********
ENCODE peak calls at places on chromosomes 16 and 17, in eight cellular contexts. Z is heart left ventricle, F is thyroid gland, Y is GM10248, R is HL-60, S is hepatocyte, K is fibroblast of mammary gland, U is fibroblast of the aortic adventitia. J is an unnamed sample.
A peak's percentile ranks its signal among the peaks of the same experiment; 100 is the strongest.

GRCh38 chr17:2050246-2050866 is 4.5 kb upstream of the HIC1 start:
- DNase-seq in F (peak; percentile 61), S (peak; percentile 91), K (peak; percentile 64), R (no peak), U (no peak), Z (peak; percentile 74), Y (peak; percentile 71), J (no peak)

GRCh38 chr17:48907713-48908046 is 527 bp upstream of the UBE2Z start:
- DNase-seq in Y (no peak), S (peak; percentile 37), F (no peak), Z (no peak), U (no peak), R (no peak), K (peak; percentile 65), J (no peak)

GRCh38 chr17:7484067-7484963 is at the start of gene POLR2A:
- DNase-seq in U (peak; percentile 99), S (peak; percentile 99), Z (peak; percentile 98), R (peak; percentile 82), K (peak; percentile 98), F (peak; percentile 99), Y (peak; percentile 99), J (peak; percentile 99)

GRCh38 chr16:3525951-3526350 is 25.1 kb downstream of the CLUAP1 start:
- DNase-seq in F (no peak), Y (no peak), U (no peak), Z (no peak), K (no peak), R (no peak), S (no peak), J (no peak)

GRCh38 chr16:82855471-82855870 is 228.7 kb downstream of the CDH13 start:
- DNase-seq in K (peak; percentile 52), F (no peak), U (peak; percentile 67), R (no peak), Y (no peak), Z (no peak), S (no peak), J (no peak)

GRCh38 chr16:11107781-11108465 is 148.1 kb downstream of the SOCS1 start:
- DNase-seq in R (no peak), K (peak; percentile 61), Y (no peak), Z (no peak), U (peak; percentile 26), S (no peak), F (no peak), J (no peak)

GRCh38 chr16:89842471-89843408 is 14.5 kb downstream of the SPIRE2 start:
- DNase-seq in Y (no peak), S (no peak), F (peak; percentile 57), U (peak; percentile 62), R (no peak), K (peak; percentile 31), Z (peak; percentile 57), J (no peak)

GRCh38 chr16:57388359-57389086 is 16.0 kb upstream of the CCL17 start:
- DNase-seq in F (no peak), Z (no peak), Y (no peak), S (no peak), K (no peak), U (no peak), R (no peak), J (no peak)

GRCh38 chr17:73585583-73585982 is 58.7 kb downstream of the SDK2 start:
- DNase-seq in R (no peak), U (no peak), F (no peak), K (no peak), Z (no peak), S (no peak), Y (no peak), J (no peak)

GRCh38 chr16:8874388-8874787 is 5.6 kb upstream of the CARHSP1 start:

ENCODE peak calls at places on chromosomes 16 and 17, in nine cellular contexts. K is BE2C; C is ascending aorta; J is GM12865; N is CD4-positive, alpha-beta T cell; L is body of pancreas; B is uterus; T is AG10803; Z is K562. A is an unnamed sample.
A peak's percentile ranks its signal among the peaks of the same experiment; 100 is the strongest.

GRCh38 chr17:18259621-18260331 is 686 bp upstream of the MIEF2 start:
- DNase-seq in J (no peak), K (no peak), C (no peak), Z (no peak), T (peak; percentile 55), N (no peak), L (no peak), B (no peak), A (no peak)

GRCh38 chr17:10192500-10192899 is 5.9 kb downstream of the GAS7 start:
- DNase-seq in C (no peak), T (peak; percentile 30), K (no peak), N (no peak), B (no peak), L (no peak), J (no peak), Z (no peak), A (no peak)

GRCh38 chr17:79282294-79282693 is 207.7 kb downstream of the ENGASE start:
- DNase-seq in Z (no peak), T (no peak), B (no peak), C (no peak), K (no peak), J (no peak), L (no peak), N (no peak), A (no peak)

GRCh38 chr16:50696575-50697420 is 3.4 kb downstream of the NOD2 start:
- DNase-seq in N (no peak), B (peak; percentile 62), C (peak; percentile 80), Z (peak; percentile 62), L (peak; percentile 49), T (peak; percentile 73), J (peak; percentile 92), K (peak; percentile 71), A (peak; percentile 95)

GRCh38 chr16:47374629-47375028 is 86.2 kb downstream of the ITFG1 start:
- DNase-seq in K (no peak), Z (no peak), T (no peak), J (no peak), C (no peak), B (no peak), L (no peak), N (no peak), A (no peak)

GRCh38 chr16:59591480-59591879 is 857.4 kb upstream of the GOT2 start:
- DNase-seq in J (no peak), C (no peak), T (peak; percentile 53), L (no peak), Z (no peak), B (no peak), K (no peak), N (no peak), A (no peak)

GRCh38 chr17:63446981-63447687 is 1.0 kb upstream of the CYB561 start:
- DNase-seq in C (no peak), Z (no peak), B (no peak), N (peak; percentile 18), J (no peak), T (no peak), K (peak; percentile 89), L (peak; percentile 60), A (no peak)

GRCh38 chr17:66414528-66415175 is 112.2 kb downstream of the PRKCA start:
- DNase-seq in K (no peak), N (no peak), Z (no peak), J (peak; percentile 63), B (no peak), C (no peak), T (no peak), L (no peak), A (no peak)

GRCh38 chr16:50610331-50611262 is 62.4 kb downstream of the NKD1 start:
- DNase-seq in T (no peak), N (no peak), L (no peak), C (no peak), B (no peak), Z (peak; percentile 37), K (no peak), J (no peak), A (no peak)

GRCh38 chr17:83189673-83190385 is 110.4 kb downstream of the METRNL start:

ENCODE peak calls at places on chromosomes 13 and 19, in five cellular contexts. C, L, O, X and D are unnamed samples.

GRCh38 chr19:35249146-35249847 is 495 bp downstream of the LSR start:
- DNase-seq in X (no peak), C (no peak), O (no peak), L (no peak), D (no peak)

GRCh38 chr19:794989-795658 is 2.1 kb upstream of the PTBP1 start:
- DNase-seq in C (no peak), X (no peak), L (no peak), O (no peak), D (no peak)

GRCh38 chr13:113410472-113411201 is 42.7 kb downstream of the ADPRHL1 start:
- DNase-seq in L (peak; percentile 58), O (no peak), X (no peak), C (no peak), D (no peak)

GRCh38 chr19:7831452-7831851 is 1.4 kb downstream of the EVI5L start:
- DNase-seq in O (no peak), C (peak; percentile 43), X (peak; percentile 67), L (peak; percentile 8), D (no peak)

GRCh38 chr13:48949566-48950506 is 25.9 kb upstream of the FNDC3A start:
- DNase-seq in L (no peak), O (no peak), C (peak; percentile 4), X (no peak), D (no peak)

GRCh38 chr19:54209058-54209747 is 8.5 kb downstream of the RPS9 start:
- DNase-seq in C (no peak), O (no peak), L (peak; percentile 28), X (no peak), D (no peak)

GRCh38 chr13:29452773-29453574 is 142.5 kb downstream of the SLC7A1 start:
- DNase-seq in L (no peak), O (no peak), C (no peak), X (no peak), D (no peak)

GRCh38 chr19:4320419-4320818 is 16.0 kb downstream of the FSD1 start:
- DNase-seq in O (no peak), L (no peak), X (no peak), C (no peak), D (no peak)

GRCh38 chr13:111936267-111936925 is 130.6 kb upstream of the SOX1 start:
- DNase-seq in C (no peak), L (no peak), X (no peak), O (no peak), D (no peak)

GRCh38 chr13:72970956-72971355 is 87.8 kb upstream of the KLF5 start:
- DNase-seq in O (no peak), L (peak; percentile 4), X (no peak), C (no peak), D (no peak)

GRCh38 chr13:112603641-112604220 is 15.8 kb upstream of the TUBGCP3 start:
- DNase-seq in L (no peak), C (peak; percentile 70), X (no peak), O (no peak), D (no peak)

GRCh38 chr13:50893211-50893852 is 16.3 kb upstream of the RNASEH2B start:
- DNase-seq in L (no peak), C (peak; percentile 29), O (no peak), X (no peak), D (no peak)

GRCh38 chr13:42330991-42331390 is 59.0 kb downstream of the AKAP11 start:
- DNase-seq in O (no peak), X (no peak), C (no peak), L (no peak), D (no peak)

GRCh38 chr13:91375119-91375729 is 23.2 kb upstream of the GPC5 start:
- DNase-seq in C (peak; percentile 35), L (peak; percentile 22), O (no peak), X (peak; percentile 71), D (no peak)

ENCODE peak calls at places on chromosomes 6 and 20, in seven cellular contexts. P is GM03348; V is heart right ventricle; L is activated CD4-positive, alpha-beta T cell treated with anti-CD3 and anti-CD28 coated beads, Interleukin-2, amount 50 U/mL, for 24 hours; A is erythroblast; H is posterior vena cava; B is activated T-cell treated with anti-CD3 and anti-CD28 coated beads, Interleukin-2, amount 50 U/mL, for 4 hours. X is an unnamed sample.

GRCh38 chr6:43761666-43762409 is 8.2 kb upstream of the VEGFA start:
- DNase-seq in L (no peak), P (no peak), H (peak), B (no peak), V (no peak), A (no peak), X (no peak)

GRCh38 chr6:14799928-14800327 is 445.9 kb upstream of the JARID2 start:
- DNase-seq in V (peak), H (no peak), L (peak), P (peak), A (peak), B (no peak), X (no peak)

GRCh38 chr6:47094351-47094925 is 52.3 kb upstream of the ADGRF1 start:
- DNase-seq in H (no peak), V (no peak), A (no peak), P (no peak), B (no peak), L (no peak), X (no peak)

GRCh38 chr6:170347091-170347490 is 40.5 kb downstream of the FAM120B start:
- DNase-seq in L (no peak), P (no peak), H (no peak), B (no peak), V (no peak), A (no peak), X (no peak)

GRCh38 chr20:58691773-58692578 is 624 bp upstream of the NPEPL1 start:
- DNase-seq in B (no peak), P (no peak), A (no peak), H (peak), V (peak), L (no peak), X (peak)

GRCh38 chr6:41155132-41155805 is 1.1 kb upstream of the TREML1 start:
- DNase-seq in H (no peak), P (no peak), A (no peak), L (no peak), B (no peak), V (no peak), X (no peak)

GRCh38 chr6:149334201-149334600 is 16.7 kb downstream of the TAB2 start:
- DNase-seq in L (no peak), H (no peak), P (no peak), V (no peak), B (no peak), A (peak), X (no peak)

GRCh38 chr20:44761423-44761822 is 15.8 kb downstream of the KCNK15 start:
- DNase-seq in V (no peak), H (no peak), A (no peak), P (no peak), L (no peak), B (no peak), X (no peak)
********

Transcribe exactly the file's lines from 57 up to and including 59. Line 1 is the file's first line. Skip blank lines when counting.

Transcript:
- DNase-seq in L (no peak), O (no peak), C (no peak), X (no peak), D (no peak)

GRCh38 chr19:4320419-4320818 is 16.0 kb downstream of the FSD1 start:
- DNase-seq in O (no peak), L (no peak), X (no peak), C (no peak), D (no peak)